TCRP REPORT 161 Project B-36 ISSN 1073-4872 ISBN 978-0-309-25889-0 Library of Congress Control Number 2013930785 © 2013 National Academy of Sciences. All rights reserved. COPYRIGHT INFORMATION Authors herein are responsible for the authenticity of their materials and for obtaining written permissions from publishers or persons who own the copyright to any previously published or copyrighted material used herein. Cooperative Research Programs (CRP) grants permission to reproduce material in this publication for classroom and not-for-profit purposes. Permission is given with the understanding that none of the material will be used to imply TRB, AASHTO, FAA, FHWA, FMCSA, FTA, or Transit Development Corporation endorsement of a particular product, method, or practice. It is expected that those reproducing the material in this document for educational and not-for-profit uses will give appropriate acknowledgment of the source of any reprinted or reproduced material. For other uses of the material, request permission from CRP. NOTICE The project that is the subject of this report was a part of the Transit Cooperative Research Program, conducted by the Transportation Research Board with the approval of the Governing Board of the National Research Council. The members of the technical panel selected to monitor this project and to review this report were chosen for their special competencies and with regard for appropriate balance. The report was reviewed by the technical panel and accepted for publication according to procedures established and overseen by the Transportation Research Board and approved by the Governing Board of the National Research Council. The opinions and conclusions expressed or implied in this report are those of the researchers who performed the research and are not necessarily those of the Transportation Research Board, the National Research Council, or the program sponsors. The Transportation Research Board of the National Academies, the National Research Council, and the sponsors of the Transit Cooperative Research Program do not endorse products or manufacturers. Trade or manufacturers’ names appear herein solely because they are considered essential to the object of the report. TRANSIT COOPERATIVE RESEARCH PROGRAM The nation’s growth and the need to meet mobility, environmental, and energy objectives place demands on public transit systems. Current systems, some of which are old and in need of upgrading, must expand service area, increase service frequency, and improve efficiency to serve these demands. Research is necessary to solve operating problems, to adapt appropriate new technologies from other industries, and to intro- duce innovations into the transit industry. The Transit Cooperative Research Program (TCRP) serves as one of the principal means by which the transit industry can develop innovative near-term solutions to meet demands placed on it. The need for TCRP was originally identified in TRB Special Report 213—Research for Public Transit: New Directions, published in 1987 and based on a study sponsored by the Urban Mass Transportation Administration—now the Federal Transit Admin istration (FTA). A report by the American Public Transportation Association (APTA), Transportation 2000, also recognized the need for local, problem- solving research. TCRP, modeled after the longstanding and success- ful National Cooperative Highway Research Program, undertakes research and other technical activities in response to the needs of tran- sit service providers. The scope of TCRP includes a variety of transit research fields including planning, service configuration, equipment, facilities, operations, human resources, maintenance, policy, and administrative practices. TCRP was established under FTA sponsorship in July 1992. Pro- posed by the U.S. Department of Transportation, TCRP was autho- rized as part of the Intermodal Surface Transportation Efficiency Act of 1991 (ISTEA). On May 13, 1992, a memorandum agreement out- lining TCRP operating procedures was executed by the three cooper- ating organizations: FTA, the National Academies, acting through the Transportation Research Board (TRB); and the Transit Development Corporation, Inc. (TDC), a nonprofit educational and research orga- nization established by APTA. TDC is responsible for forming the independent governing board, designated as the TCRP Oversight and Project Selection (TOPS) Committee. Research problem statements for TCRP are solicited periodically but may be submitted to TRB by anyone at any time. It is the responsibility of the TOPS Committee to formulate the research program by identi- fying the highest priority projects. As part of the evaluation, the TOPS Committee defines funding levels and expected products. Once selected, each project is assigned to an expert panel, appointed by the Transportation Research Board. The panels prepare project state- ments (requests for proposals), select contractors, and provide techni- cal guidance and counsel throughout the life of the project. The process for developing research problem statements and selecting research agencies has been used by TRB in managing cooperative research pro- grams since 1962. As in other TRB activ ities, TCRP project panels serve voluntarily without com pensation. Because research cannot have the desired impact if products fail to reach the intended audience, special emphasis is placed on dissemi- nating TCRP results to the intended end users of the research: tran- sit agencies, service providers, and suppliers. TRB provides a series of research reports, syntheses of transit practice, and other support- ing material developed by TCRP research. APTA will arrange for workshops, training aids, field visits, and other activities to ensure that results are implemented by urban and rural transit industry practitioners. The TCRP provides a forum where transit agencies can cooperatively address common operational problems. The TCRP results support and complement other ongoing transit research and training programs. Published reports of the TRANSIT COOPERATIVE RESEARCH PROGRAM are available from: Transportation Research Board Business Office 500 Fifth Street, NW Washington, DC 20001 and can be ordered through the Internet at http://www.national-academies.org/trb/bookstore Printed in the United States of America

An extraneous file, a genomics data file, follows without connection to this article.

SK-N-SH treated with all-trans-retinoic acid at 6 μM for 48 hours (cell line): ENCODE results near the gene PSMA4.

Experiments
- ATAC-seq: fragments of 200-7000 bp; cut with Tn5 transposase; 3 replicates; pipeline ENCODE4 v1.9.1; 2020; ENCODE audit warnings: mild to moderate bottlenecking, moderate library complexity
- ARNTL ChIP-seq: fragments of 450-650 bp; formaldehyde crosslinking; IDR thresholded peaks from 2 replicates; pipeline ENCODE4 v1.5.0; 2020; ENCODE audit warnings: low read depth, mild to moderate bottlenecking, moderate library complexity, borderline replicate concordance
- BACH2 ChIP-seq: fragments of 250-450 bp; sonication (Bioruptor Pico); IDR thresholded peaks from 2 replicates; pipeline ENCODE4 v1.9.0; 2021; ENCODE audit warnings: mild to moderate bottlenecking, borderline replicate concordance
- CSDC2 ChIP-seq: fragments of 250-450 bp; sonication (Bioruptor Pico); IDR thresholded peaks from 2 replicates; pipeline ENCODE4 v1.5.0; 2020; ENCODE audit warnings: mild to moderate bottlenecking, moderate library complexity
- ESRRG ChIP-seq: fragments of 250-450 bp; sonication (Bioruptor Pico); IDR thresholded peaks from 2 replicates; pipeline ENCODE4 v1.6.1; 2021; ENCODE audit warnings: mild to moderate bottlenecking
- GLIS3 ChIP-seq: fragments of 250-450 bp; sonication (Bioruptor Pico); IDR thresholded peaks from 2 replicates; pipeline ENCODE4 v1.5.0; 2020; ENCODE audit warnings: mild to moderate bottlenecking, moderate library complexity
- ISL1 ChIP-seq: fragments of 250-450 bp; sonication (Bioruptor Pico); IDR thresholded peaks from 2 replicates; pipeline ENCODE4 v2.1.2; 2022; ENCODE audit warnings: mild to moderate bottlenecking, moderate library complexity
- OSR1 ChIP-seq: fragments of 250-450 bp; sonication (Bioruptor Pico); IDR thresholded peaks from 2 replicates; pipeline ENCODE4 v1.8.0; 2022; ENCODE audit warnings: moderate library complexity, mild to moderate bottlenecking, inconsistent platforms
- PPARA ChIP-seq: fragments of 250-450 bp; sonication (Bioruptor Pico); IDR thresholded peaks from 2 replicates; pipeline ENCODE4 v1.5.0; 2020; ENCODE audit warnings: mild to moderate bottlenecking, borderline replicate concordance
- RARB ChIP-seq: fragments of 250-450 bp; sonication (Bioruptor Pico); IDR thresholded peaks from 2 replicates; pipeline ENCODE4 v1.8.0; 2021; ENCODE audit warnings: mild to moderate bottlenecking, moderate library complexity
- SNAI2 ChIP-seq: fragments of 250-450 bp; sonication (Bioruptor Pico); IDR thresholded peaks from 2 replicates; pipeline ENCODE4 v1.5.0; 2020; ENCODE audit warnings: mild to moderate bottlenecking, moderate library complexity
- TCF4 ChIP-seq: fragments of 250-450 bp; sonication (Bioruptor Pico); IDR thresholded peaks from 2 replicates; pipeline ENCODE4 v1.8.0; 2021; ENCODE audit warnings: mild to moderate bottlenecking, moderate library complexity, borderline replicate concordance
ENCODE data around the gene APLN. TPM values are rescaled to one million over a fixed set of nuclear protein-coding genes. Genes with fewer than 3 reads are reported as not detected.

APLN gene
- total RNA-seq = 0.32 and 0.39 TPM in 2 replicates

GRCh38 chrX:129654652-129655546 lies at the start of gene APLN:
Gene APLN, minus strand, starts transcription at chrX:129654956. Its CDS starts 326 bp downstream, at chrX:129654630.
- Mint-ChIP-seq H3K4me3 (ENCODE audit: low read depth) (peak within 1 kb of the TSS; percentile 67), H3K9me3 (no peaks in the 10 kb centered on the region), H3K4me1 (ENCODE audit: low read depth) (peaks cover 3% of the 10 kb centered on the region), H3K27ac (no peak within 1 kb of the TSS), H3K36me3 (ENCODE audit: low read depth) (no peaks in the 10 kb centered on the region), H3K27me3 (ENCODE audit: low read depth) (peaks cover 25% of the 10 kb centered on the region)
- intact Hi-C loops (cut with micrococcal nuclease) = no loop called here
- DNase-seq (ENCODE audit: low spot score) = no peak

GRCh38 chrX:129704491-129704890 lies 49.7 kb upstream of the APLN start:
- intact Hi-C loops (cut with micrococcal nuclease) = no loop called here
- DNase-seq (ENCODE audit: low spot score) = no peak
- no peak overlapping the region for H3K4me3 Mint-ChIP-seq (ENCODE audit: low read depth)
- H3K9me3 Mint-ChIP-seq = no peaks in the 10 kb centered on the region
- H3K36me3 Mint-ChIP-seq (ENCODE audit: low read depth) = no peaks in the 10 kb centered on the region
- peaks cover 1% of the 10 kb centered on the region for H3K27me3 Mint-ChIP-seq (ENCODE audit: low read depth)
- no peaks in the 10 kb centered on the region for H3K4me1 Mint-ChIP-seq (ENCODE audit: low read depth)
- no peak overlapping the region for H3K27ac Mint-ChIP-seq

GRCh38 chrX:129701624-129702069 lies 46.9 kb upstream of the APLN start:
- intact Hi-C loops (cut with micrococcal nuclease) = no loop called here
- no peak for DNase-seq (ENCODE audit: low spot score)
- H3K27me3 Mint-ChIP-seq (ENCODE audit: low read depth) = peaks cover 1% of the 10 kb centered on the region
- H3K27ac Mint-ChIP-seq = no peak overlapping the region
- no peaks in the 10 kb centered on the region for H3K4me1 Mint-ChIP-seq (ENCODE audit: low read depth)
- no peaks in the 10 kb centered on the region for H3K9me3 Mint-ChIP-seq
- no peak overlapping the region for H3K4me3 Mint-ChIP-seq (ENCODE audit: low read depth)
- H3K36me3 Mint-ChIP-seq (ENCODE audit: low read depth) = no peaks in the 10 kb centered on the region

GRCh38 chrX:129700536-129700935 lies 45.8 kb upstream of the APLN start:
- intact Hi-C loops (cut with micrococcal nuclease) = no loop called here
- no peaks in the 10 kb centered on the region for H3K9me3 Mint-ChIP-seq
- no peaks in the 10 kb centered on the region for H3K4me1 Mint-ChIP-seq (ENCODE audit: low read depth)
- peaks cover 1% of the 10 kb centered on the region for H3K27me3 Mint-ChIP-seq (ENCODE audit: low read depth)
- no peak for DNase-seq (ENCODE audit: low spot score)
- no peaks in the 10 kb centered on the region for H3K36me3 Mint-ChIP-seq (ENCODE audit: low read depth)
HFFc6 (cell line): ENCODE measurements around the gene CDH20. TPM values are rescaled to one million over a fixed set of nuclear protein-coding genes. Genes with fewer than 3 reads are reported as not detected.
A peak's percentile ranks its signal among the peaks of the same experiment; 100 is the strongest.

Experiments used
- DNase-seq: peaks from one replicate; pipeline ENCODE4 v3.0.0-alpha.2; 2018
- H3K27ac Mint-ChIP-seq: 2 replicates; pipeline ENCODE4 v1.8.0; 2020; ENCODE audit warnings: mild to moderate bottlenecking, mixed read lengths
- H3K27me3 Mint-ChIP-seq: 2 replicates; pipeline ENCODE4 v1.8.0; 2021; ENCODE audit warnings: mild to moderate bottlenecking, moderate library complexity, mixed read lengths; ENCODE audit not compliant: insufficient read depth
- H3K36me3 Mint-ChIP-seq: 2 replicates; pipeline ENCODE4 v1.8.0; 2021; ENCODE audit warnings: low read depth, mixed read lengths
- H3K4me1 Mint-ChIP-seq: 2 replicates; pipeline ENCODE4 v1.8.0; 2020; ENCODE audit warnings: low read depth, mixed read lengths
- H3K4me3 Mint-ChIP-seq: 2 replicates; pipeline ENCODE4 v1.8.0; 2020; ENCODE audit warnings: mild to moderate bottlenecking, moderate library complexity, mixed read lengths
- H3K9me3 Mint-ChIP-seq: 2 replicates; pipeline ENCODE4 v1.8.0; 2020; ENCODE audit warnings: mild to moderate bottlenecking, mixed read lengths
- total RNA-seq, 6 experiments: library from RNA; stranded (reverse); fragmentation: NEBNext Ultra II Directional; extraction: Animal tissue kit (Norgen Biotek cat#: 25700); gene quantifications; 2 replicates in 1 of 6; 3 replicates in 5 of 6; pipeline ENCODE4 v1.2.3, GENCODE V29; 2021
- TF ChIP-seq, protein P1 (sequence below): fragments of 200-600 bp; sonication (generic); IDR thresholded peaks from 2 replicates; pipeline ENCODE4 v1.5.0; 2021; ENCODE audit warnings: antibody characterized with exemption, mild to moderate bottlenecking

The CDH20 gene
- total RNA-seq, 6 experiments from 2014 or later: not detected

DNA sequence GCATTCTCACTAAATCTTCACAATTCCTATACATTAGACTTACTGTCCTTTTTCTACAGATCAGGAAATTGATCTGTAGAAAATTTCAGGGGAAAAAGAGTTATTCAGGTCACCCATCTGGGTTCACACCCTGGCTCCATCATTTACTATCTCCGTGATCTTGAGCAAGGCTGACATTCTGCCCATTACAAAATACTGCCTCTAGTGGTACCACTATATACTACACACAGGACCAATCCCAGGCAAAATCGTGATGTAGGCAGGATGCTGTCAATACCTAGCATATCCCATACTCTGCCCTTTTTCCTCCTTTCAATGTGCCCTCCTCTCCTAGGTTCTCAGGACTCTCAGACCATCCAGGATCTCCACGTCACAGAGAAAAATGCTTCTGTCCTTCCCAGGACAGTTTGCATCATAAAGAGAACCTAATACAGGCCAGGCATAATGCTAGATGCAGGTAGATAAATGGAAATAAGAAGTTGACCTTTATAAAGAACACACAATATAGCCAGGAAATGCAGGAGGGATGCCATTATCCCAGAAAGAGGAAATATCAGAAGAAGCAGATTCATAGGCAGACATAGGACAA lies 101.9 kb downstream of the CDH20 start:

The National Academy of Sciences is a private, nonprofit, self-perpetuating society of distinguished scholars engaged in scientific and engineering research, dedicated to the furtherance of science and technology and to their use for the general welfare. On the authority of the charter granted to it by the Congress in 1863, the Academy has a mandate that requires it to advise the federal government on scientific and technical matters. Dr. Ralph J. Cicerone is president of the National Academy of Sciences. The National Academy of Engineering was established in 1964, under the charter of the National Academy of Sciences, as a parallel organization of outstanding engineers. It is autonomous in its administration and in the selection of its members, sharing with the National Academy of Sciences the responsibility for advising the federal government. The National Academy of Engineering also sponsors engineering programs aimed at meeting national needs, encourages education and research, and recognizes the superior achievements of engineers. Dr. Charles M. Vest is president of the National Academy of Engineering. The Institute of Medicine was established in 1970 by the National Academy of Sciences to secure the services of eminent members of appropriate professions in the examination of policy matters pertaining to the health of the public. The Institute acts under the responsibility given to the National Academy of Sciences by its congressional charter to be an adviser to the federal government and, on its own initiative, to identify issues of medical care, research, and education. Dr. Harvey V. Fineberg is president of the Institute of Medicine. The National Research Council was organized by the National Academy of Sciences in 1916 to associate the broad community of science and technology with the Academy’s purposes of furthering knowledge and advising the federal government. Functioning in accordance with general policies determined by the Academy, the Council has become the principal operating agency of both the National Academy of Sciences and the National Academy of Engineering in providing services to the government, the public, and the scientific and engineering communities. The Council is administered jointly by both Academies and the Institute of Medicine. Dr. Ralph J. Cicerone and Dr. Charles M. Vest are chair and vice chair, respectively, of the National Research Council. The Transportation Research Board is one of six major divisions of the National Research Council. The mission of the Transporta- tion Research Board is to provide leadership in transportation innovation and progress through research and information exchange, conducted within a setting that is objective, interdisciplinary, and multimodal. The Board’s varied activities annually engage about 7,000 engineers, scientists, and other transportation researchers and practitioners from the public and private sectors and academia, all of whom contribute their expertise in the public interest. The program is supported by state transportation departments, federal agencies including the component administrations of the U.S. Department of Transportation, and other organizations and individu- als interested in the development of transportation. www.TRB.org www.national-academies.org